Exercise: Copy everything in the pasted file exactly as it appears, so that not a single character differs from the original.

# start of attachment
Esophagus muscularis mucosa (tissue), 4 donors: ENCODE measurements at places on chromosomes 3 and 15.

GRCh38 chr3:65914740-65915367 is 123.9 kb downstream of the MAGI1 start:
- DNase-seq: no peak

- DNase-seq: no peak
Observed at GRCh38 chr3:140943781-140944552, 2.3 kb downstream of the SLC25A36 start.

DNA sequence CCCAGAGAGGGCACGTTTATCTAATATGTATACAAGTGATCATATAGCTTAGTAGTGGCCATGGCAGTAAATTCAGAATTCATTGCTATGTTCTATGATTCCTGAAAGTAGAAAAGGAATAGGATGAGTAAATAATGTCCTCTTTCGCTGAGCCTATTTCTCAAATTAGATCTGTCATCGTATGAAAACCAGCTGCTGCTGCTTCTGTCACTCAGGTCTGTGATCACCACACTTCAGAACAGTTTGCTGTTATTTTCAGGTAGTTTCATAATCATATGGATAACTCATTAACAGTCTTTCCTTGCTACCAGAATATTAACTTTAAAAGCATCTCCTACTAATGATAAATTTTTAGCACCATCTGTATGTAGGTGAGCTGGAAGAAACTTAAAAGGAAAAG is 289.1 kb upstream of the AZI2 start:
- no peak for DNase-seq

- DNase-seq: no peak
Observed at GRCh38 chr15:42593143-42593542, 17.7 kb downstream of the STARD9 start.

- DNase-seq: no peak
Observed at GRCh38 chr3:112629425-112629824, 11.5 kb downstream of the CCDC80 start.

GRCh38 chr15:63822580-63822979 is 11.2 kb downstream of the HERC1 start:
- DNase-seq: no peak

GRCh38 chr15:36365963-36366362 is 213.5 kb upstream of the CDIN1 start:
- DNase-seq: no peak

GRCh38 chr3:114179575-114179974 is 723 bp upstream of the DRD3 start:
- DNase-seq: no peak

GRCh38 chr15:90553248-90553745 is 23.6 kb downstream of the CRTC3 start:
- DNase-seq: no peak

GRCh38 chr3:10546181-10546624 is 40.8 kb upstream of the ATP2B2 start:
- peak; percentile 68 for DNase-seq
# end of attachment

Esophagus muscularis mucosa (tissue), 4 donors: ENCODE measurements at places on chromosomes 3 and 15.

GRCh38 chr3:65914740-65915367 is 123.9 kb downstream of the MAGI1 start:
- DNase-seq: no peak

- DNase-seq: no peak
Observed at GRCh38 chr3:140943781-140944552, 2.3 kb downstream of the SLC25A36 start.

DNA sequence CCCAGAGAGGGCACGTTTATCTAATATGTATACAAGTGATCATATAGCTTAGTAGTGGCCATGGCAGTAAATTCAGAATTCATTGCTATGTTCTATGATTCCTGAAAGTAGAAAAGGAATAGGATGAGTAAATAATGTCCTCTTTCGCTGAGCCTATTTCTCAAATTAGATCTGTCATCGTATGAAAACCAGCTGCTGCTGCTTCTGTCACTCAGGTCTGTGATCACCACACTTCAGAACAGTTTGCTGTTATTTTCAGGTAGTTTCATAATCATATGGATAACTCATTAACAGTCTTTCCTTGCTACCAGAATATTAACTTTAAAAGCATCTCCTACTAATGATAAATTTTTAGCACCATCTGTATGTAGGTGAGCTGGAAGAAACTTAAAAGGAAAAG is 289.1 kb upstream of the AZI2 start:
- no peak for DNase-seq

- DNase-seq: no peak
Observed at GRCh38 chr15:42593143-42593542, 17.7 kb downstream of the STARD9 start.

- DNase-seq: no peak
Observed at GRCh38 chr3:112629425-112629824, 11.5 kb downstream of the CCDC80 start.

GRCh38 chr15:63822580-63822979 is 11.2 kb downstream of the HERC1 start:
- DNase-seq: no peak

GRCh38 chr15:36365963-36366362 is 213.5 kb upstream of the CDIN1 start:
- DNase-seq: no peak

GRCh38 chr3:114179575-114179974 is 723 bp upstream of the DRD3 start:
- DNase-seq: no peak

GRCh38 chr15:90553248-90553745 is 23.6 kb downstream of the CRTC3 start:
- DNase-seq: no peak

GRCh38 chr3:10546181-10546624 is 40.8 kb upstream of the ATP2B2 start:
- peak; percentile 68 for DNase-seq